Bulb Energy’s inglorious year-long stint in special administration has cost £6.5bn, according to the latest reports from the Office for Budget Responsibility.
Documents released by the public body, accompanying the autumn statement, reveal that £4.6bn will be spent overseeing the company’s de-facto nationalisation in 2022-23.
This is a sharp uptick from March, when the OBR predicted the state-backed rescue would cost £2.2bn over two years, while more recent calculations from forecasters suggested it would cost £4bn.
The challenger supplier fell into de-facto nationalisation last November, crumbling under soaring gas prices, the constraints of the price cap and an insufficient hedging strategy.
Since then, Bulb has been unable to hedge to meet the energy needs of its 1.6m customers, having to buy gas at spot prices on highly volatile wholesale markets – which has driven up the costs.
It has also endured a protracted sale process, finally being sold to rival Octopus last month, under terms which remain opaque.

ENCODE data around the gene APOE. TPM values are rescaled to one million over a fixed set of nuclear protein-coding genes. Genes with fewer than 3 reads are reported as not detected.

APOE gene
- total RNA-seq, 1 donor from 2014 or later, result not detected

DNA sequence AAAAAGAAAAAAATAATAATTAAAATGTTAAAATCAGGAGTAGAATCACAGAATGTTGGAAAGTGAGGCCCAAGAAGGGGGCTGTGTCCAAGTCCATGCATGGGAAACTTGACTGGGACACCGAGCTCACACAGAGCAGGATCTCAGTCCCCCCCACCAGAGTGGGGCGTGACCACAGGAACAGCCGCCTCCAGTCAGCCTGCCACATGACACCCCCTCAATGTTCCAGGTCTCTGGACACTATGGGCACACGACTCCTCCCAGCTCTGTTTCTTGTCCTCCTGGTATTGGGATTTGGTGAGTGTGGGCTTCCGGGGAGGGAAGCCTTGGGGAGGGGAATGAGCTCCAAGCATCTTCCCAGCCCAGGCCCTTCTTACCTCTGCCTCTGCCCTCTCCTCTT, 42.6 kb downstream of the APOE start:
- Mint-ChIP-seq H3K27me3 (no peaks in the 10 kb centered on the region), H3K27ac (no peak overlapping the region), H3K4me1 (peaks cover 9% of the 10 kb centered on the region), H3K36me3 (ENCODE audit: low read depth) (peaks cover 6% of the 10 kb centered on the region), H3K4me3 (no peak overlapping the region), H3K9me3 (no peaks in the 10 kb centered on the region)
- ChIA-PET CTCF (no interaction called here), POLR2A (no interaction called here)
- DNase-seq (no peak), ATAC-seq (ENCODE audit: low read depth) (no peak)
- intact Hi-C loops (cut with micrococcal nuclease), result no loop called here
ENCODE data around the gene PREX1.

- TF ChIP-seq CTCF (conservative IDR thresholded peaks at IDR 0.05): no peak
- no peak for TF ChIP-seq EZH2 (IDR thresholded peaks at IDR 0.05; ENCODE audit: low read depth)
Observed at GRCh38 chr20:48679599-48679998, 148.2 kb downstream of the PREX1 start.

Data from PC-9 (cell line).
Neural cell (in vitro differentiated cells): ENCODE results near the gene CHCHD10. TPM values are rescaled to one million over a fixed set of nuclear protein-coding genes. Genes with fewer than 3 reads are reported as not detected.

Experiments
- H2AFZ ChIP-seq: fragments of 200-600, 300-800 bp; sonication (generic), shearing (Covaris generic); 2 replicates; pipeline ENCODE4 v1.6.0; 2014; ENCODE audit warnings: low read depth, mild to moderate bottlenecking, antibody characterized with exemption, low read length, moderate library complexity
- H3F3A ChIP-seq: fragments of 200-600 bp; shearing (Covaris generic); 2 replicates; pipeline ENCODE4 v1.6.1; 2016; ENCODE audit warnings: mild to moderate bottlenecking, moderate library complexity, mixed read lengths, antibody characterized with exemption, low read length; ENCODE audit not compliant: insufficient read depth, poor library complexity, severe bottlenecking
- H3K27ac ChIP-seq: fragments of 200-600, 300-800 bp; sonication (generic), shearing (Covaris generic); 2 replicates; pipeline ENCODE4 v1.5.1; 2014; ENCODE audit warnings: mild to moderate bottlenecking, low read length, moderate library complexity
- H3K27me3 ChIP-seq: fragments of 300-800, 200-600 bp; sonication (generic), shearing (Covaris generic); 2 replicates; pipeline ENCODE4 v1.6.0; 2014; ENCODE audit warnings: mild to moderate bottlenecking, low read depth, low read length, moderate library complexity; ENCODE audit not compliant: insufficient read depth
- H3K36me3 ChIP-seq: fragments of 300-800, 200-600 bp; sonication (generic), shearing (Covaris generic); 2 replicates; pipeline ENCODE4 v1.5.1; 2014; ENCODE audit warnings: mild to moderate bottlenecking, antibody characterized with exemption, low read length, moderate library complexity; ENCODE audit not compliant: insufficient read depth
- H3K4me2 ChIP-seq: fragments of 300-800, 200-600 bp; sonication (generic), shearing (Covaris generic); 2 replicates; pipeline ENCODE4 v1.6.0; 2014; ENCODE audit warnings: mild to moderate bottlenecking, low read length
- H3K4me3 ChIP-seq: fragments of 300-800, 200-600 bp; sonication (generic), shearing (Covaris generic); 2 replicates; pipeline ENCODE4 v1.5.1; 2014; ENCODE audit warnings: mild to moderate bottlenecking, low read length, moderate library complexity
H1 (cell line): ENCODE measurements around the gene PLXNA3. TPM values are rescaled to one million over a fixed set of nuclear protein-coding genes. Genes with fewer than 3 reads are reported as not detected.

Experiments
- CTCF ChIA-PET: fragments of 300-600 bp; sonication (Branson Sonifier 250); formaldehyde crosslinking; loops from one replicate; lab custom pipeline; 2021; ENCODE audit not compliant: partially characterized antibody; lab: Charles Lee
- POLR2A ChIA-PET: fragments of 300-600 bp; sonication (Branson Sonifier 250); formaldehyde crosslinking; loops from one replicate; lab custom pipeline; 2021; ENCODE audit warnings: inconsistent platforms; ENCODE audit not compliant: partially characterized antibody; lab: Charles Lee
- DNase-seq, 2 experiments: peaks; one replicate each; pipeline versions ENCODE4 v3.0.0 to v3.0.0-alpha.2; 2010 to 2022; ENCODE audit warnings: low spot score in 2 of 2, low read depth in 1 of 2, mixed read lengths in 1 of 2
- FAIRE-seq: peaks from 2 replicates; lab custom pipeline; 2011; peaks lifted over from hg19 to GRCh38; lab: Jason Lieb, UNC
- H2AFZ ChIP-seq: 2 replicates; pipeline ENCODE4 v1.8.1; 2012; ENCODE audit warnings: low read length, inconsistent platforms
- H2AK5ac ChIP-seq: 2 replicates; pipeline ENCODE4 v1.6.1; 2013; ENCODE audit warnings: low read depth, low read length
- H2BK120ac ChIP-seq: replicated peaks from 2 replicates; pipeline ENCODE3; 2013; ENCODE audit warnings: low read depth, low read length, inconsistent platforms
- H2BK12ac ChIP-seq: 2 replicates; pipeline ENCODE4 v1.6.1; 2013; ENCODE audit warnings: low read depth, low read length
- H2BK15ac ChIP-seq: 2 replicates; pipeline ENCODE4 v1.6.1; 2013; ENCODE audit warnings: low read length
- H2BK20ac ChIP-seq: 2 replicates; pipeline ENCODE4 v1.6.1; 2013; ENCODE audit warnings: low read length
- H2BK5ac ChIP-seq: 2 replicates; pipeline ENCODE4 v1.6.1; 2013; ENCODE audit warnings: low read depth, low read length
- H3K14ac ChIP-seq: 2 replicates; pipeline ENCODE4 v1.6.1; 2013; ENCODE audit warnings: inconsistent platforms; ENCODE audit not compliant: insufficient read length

City A.M. understands the deal includes a nine figure lump sum, a profit-sharing deal and hedging support.
However, the terms around the profit-share deal and the hedging support are yet to be clearly outlined, including the potential interest rates and the percentages involved in any profit arrangements.
It is also not clear what size customer credit balances are held by Bulb – with The Guardian’s freedom of information request on the issue being snubbed on the grounds of commercial confidentiality.
Meanwhile, Ofgem’s report on the impact of the transaction on consumers is yet to be published.
The deal is still awaiting court approval after rival suppliers last week challenged the deal amid concerns over market competition and transparency – pushing back its confirmation by three weeks.
Teneo, Bulb’s administrator, and Octopus have both been approached for comment.